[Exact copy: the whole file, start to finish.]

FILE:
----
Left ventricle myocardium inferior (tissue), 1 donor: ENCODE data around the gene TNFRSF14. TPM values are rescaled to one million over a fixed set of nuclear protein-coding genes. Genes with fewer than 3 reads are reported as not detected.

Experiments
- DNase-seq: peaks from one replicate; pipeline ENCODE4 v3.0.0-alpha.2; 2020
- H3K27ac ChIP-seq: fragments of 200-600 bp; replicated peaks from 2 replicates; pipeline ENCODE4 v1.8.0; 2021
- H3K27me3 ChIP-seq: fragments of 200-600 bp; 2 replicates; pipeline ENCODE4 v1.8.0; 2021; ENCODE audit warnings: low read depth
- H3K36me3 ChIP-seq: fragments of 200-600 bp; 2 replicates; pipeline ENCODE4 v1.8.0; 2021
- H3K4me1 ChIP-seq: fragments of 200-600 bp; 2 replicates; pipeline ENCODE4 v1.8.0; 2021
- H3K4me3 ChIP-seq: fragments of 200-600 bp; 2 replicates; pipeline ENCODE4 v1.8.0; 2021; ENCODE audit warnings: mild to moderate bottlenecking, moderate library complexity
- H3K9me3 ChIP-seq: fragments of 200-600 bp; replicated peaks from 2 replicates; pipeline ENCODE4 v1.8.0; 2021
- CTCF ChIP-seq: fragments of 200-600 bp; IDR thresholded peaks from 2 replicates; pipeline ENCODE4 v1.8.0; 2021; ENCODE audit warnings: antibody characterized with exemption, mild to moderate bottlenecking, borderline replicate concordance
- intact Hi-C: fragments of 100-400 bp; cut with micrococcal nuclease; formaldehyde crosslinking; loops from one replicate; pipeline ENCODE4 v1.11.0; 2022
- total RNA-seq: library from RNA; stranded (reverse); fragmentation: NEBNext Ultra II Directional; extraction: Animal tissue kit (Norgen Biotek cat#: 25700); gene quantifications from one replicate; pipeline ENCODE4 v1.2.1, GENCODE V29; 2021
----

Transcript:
Left ventricle myocardium inferior (tissue), 1 donor: ENCODE data around the gene TNFRSF14. TPM values are rescaled to one million over a fixed set of nuclear protein-coding genes. Genes with fewer than 3 reads are reported as not detected.

Experiments
- DNase-seq: peaks from one replicate; pipeline ENCODE4 v3.0.0-alpha.2; 2020
- H3K27ac ChIP-seq: fragments of 200-600 bp; replicated peaks from 2 replicates; pipeline ENCODE4 v1.8.0; 2021
- H3K27me3 ChIP-seq: fragments of 200-600 bp; 2 replicates; pipeline ENCODE4 v1.8.0; 2021; ENCODE audit warnings: low read depth
- H3K36me3 ChIP-seq: fragments of 200-600 bp; 2 replicates; pipeline ENCODE4 v1.8.0; 2021
- H3K4me1 ChIP-seq: fragments of 200-600 bp; 2 replicates; pipeline ENCODE4 v1.8.0; 2021
- H3K4me3 ChIP-seq: fragments of 200-600 bp; 2 replicates; pipeline ENCODE4 v1.8.0; 2021; ENCODE audit warnings: mild to moderate bottlenecking, moderate library complexity
- H3K9me3 ChIP-seq: fragments of 200-600 bp; replicated peaks from 2 replicates; pipeline ENCODE4 v1.8.0; 2021
- CTCF ChIP-seq: fragments of 200-600 bp; IDR thresholded peaks from 2 replicates; pipeline ENCODE4 v1.8.0; 2021; ENCODE audit warnings: antibody characterized with exemption, mild to moderate bottlenecking, borderline replicate concordance
- intact Hi-C: fragments of 100-400 bp; cut with micrococcal nuclease; formaldehyde crosslinking; loops from one replicate; pipeline ENCODE4 v1.11.0; 2022
- total RNA-seq: library from RNA; stranded (reverse); fragmentation: NEBNext Ultra II Directional; extraction: Animal tissue kit (Norgen Biotek cat#: 25700); gene quantifications from one replicate; pipeline ENCODE4 v1.2.1, GENCODE V29; 2021